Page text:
The late Burt Reynolds played over 100 characters during his six-decade career, but he’ll always be synonymous with one: The Bandit.
Especially among car enthusiasts.
Reynolds’ high-speed hijinks in “Smokey and The Bandit” made him the biggest star in the world, and turned the black and gold 1977 Pontiac Firebird Trans Am he drove in it into an American muscle car legend.
The T-top coupe remains so popular today that there companies that still build replicas, and one called Trans Am Depot has even turned the modern Chevrolet Camaro into a doppelganger for Bo Darville’s ride.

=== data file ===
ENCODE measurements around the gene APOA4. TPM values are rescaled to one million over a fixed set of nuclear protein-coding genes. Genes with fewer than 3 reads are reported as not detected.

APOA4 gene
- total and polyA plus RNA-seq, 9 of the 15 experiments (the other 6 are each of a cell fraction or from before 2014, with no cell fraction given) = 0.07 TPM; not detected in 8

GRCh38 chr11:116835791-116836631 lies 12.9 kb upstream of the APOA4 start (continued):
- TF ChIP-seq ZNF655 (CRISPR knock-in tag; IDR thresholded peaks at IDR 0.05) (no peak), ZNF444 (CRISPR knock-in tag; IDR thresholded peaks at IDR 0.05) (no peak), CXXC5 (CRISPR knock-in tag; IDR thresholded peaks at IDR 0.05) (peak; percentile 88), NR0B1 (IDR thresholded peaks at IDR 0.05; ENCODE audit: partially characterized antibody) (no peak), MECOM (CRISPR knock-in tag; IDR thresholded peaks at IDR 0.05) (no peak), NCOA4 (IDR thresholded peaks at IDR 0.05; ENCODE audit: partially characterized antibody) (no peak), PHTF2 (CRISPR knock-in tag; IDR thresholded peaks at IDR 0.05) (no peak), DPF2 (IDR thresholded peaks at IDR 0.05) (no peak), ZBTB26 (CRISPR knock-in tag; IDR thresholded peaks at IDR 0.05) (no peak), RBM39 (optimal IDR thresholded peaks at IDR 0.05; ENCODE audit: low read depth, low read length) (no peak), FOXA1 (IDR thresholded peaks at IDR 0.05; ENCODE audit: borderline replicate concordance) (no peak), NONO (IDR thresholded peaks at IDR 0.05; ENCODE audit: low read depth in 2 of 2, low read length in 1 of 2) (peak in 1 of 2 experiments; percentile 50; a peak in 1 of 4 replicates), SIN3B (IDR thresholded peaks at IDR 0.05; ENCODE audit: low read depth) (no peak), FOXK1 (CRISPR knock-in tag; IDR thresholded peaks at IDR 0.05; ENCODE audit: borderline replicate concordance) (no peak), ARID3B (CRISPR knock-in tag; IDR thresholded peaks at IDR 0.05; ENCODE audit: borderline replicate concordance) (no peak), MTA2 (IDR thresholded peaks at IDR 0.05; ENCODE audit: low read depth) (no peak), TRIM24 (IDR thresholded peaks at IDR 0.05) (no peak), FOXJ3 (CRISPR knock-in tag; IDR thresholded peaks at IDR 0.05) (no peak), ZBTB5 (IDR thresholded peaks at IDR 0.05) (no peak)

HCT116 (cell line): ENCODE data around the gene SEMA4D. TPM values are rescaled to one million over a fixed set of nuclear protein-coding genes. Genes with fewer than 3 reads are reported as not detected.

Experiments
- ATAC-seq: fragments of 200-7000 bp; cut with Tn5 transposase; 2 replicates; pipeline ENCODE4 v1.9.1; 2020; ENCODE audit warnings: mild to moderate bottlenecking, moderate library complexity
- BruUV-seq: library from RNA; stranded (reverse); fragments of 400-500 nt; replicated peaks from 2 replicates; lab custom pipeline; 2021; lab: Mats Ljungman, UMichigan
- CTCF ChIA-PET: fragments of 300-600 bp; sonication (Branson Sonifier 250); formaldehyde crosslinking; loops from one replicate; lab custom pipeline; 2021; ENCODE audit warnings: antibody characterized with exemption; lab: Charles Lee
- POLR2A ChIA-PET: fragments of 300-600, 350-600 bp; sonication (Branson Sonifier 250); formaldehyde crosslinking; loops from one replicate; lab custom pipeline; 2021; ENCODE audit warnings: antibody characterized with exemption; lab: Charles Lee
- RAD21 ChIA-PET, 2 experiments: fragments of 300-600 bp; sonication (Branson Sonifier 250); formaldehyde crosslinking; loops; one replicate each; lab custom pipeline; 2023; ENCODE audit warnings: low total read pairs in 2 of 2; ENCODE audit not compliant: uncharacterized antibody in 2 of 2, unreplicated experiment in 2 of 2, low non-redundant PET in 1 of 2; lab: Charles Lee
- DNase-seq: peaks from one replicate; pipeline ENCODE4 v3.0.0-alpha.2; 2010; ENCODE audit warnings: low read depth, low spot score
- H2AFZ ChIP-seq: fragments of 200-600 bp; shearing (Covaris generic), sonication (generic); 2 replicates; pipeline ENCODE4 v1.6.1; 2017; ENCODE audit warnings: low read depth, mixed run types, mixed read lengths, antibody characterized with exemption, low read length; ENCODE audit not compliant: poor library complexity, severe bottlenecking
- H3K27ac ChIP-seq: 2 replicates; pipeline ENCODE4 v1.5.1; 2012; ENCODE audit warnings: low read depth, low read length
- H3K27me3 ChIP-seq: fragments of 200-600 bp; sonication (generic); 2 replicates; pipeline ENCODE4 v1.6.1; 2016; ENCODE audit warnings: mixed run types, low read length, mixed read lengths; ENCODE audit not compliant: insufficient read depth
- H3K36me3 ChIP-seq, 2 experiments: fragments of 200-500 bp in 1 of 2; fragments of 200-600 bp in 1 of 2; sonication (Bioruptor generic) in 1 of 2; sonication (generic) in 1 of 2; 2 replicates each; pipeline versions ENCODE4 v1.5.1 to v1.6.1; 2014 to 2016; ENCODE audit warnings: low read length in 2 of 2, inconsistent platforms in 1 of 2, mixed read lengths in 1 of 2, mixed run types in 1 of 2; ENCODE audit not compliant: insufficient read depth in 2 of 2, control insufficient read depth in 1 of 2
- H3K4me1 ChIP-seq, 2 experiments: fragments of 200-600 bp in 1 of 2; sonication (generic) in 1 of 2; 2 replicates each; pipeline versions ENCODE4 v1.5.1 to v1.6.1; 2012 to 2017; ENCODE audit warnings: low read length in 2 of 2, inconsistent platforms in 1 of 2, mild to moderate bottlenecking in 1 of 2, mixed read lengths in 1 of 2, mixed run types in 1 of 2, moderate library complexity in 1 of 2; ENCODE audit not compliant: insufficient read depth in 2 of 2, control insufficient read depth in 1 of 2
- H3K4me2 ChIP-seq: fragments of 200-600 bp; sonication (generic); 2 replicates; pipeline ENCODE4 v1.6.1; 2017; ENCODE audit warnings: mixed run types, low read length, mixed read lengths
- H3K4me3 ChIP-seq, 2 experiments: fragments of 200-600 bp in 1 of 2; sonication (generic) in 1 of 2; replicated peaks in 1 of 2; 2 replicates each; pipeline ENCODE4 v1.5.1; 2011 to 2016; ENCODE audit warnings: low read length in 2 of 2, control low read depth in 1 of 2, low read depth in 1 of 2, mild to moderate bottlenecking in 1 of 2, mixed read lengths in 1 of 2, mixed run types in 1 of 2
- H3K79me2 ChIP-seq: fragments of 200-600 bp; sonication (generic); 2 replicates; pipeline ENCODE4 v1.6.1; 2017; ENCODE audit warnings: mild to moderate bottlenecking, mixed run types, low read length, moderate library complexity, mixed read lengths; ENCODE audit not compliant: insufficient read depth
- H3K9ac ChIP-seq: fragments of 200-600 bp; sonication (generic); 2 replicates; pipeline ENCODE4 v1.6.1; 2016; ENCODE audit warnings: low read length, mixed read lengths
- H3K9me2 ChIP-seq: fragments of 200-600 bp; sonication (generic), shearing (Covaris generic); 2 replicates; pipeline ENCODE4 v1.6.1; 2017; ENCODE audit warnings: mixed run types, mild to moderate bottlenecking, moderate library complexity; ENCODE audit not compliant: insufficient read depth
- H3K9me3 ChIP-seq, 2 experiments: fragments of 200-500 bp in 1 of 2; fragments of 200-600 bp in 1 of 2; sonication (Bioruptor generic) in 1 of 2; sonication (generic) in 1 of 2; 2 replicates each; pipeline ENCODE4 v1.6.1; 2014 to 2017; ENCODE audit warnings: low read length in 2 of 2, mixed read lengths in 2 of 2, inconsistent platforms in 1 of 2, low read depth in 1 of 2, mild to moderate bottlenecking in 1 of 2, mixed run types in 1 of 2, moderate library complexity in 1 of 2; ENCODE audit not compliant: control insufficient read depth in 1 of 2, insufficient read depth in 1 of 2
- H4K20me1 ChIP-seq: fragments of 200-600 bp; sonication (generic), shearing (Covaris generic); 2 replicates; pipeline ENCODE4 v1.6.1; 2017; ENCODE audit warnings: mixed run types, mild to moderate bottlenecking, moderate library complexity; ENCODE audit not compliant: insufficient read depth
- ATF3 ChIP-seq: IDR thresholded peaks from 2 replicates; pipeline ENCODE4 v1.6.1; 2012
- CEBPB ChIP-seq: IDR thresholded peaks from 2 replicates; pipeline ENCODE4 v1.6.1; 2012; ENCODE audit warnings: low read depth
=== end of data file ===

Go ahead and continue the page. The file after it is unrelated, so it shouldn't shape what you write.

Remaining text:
Sadly, unlike the Ford Mustangs that Steve McQueen drove in the film “Bullitt”, none of the dozen actual cars used in the making of “Smokey and The Bandit” survived. (At least as far as anyone knows.)
The closest one that still exists is an example bought by Universal Pictures to use to promote the movie, which fell into disrepair over the years and showed up on Ebay in 2015, where it recieved no bids.
Staluppi, who was friends with Reynolds, recently sold off many of the cars from his private museum, but his representative confirmed with Fox News that he still has this one parked in the garage.